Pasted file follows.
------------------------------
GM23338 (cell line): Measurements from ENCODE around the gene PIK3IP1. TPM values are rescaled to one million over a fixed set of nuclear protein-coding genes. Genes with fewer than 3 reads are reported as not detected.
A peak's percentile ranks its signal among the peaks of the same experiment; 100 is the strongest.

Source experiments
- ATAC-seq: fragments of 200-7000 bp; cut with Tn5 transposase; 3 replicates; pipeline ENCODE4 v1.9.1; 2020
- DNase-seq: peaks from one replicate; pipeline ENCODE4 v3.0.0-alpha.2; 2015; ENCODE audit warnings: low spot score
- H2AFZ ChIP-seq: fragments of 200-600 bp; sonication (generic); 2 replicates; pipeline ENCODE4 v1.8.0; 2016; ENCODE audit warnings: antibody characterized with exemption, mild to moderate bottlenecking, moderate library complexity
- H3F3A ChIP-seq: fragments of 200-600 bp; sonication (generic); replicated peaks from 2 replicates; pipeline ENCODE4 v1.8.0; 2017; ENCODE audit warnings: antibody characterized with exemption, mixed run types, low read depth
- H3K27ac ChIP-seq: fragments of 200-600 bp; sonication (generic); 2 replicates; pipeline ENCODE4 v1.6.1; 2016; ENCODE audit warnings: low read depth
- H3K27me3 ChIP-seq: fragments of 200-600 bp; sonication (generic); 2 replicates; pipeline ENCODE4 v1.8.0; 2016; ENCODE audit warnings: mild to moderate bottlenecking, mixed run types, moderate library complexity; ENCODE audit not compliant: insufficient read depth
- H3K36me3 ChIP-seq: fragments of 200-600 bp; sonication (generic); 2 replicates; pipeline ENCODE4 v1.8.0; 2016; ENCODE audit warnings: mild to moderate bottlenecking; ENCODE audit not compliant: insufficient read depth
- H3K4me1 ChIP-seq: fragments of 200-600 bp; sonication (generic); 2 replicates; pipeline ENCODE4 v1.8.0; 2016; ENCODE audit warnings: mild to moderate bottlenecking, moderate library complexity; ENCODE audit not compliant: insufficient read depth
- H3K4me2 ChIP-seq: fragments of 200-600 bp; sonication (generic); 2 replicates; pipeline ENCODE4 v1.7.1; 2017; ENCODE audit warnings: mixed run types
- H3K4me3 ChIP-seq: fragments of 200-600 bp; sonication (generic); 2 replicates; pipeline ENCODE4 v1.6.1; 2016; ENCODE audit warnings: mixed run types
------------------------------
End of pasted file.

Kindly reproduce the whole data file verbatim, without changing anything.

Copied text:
GM23338 (cell line): Measurements from ENCODE around the gene PIK3IP1. TPM values are rescaled to one million over a fixed set of nuclear protein-coding genes. Genes with fewer than 3 reads are reported as not detected.
A peak's percentile ranks its signal among the peaks of the same experiment; 100 is the strongest.

Source experiments
- ATAC-seq: fragments of 200-7000 bp; cut with Tn5 transposase; 3 replicates; pipeline ENCODE4 v1.9.1; 2020
- DNase-seq: peaks from one replicate; pipeline ENCODE4 v3.0.0-alpha.2; 2015; ENCODE audit warnings: low spot score
- H2AFZ ChIP-seq: fragments of 200-600 bp; sonication (generic); 2 replicates; pipeline ENCODE4 v1.8.0; 2016; ENCODE audit warnings: antibody characterized with exemption, mild to moderate bottlenecking, moderate library complexity
- H3F3A ChIP-seq: fragments of 200-600 bp; sonication (generic); replicated peaks from 2 replicates; pipeline ENCODE4 v1.8.0; 2017; ENCODE audit warnings: antibody characterized with exemption, mixed run types, low read depth
- H3K27ac ChIP-seq: fragments of 200-600 bp; sonication (generic); 2 replicates; pipeline ENCODE4 v1.6.1; 2016; ENCODE audit warnings: low read depth
- H3K27me3 ChIP-seq: fragments of 200-600 bp; sonication (generic); 2 replicates; pipeline ENCODE4 v1.8.0; 2016; ENCODE audit warnings: mild to moderate bottlenecking, mixed run types, moderate library complexity; ENCODE audit not compliant: insufficient read depth
- H3K36me3 ChIP-seq: fragments of 200-600 bp; sonication (generic); 2 replicates; pipeline ENCODE4 v1.8.0; 2016; ENCODE audit warnings: mild to moderate bottlenecking; ENCODE audit not compliant: insufficient read depth
- H3K4me1 ChIP-seq: fragments of 200-600 bp; sonication (generic); 2 replicates; pipeline ENCODE4 v1.8.0; 2016; ENCODE audit warnings: mild to moderate bottlenecking, moderate library complexity; ENCODE audit not compliant: insufficient read depth
- H3K4me2 ChIP-seq: fragments of 200-600 bp; sonication (generic); 2 replicates; pipeline ENCODE4 v1.7.1; 2017; ENCODE audit warnings: mixed run types
- H3K4me3 ChIP-seq: fragments of 200-600 bp; sonication (generic); 2 replicates; pipeline ENCODE4 v1.6.1; 2016; ENCODE audit warnings: mixed run types